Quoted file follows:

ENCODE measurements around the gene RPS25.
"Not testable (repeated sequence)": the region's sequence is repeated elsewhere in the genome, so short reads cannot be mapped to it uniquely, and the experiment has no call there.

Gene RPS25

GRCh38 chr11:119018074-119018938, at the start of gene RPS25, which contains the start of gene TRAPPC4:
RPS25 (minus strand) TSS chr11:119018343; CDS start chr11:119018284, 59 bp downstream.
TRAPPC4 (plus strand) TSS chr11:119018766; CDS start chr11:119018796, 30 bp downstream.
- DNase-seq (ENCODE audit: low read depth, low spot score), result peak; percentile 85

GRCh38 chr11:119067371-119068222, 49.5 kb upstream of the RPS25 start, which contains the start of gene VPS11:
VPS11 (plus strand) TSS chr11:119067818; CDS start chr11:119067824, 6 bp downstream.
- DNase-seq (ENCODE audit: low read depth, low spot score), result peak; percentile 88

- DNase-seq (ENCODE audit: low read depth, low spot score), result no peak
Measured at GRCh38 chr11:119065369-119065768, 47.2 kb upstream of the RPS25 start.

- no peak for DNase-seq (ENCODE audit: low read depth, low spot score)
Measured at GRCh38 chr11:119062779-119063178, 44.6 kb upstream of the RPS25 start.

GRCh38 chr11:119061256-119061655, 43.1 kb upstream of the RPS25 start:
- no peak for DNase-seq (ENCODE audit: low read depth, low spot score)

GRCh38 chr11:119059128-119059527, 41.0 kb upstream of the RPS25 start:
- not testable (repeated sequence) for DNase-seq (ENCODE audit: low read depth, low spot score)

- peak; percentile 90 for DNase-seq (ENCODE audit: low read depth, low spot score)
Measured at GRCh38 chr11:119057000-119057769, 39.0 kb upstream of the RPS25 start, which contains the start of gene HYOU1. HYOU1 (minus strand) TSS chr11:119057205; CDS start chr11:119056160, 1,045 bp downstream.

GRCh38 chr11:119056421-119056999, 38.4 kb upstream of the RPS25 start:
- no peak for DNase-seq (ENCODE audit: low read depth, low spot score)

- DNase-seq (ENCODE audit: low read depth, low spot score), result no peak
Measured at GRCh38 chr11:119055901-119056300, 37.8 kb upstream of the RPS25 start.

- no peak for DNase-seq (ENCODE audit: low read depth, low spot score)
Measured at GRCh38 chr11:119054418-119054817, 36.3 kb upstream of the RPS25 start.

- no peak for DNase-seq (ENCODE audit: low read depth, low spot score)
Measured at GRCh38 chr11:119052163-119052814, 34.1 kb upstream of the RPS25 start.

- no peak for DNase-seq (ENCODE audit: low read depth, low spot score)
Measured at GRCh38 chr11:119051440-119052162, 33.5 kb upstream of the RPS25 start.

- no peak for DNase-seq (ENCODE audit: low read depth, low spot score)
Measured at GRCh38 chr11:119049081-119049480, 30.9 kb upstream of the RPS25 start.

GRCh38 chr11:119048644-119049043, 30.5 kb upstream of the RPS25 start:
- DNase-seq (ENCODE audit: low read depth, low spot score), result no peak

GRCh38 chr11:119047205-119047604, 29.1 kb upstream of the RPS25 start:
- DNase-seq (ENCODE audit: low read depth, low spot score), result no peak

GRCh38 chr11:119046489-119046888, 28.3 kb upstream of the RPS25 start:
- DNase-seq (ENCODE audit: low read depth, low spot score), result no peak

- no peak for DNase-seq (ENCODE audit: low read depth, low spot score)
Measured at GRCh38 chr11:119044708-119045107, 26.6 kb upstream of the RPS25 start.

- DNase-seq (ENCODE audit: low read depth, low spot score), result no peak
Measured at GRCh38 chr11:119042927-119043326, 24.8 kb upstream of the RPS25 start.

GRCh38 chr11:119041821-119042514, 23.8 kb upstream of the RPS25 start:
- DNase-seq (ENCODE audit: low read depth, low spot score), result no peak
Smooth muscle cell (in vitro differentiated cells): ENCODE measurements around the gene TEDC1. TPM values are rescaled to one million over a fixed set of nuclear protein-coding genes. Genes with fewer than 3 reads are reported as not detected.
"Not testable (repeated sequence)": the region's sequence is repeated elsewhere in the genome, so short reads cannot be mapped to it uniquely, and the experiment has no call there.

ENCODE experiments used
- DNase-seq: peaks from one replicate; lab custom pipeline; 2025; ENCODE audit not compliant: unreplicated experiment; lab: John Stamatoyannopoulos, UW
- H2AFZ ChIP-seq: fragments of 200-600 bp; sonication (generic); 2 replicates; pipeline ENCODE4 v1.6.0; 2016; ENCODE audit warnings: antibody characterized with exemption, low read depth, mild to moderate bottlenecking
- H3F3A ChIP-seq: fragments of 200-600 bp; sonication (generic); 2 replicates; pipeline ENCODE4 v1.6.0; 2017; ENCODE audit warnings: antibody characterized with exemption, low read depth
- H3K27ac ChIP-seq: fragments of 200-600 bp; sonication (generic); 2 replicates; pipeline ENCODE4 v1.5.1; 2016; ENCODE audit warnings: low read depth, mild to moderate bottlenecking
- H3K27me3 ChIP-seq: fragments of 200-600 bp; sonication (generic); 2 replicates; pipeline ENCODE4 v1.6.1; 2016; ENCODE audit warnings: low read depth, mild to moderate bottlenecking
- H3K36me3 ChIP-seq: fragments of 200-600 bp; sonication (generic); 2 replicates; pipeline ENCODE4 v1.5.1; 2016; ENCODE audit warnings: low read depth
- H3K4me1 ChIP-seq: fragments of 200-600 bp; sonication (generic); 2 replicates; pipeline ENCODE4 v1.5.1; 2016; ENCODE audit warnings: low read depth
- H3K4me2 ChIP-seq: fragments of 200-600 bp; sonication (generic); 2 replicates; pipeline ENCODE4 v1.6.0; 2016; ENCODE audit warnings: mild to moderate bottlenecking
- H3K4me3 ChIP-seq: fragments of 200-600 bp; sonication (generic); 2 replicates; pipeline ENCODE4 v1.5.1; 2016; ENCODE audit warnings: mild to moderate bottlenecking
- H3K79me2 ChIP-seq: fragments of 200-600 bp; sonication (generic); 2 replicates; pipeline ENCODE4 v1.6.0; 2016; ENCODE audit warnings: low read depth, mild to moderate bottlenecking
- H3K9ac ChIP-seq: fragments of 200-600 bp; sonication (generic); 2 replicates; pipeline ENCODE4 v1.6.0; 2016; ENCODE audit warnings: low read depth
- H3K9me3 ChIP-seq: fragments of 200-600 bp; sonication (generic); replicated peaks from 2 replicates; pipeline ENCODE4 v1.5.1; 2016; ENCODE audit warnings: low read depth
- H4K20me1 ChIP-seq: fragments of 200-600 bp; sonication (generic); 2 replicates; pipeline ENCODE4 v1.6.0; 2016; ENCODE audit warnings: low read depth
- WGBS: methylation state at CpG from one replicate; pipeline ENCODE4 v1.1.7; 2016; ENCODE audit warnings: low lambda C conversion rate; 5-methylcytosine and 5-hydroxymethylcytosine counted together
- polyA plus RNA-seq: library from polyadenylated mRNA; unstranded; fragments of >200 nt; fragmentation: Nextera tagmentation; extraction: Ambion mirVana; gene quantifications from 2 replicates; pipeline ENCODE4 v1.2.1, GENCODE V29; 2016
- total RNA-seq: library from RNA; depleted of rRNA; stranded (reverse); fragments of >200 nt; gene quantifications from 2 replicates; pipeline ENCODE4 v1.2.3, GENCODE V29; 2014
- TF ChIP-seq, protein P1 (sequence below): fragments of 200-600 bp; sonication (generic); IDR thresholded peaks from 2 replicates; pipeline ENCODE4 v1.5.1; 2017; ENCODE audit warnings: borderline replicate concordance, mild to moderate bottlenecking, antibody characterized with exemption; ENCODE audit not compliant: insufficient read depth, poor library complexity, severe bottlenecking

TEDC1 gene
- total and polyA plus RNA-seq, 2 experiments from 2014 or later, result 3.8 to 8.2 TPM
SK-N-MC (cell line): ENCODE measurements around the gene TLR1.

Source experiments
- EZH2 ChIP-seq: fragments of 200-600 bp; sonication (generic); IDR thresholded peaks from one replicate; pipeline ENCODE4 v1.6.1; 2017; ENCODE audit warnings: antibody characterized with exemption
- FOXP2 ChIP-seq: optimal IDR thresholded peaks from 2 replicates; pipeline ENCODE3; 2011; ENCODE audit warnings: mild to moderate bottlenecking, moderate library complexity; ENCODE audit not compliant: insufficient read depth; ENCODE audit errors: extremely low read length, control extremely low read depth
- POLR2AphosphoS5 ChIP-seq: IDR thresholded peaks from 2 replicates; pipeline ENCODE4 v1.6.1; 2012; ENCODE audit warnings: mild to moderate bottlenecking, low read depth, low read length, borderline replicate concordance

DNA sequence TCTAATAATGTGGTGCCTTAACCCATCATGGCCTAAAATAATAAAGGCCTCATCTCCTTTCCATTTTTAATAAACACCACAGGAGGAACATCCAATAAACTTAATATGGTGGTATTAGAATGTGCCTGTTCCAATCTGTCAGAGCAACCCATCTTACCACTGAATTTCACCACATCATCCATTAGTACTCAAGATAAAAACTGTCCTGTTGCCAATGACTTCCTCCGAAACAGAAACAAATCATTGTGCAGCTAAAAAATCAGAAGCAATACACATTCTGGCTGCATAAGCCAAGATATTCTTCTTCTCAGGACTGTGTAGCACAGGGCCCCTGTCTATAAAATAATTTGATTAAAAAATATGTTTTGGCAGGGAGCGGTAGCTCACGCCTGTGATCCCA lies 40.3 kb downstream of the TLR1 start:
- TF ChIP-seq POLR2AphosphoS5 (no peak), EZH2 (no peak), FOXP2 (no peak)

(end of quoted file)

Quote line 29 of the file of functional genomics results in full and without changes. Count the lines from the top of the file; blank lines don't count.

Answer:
- no peak for DNase-seq (ENCODE audit: low read depth, low spot score)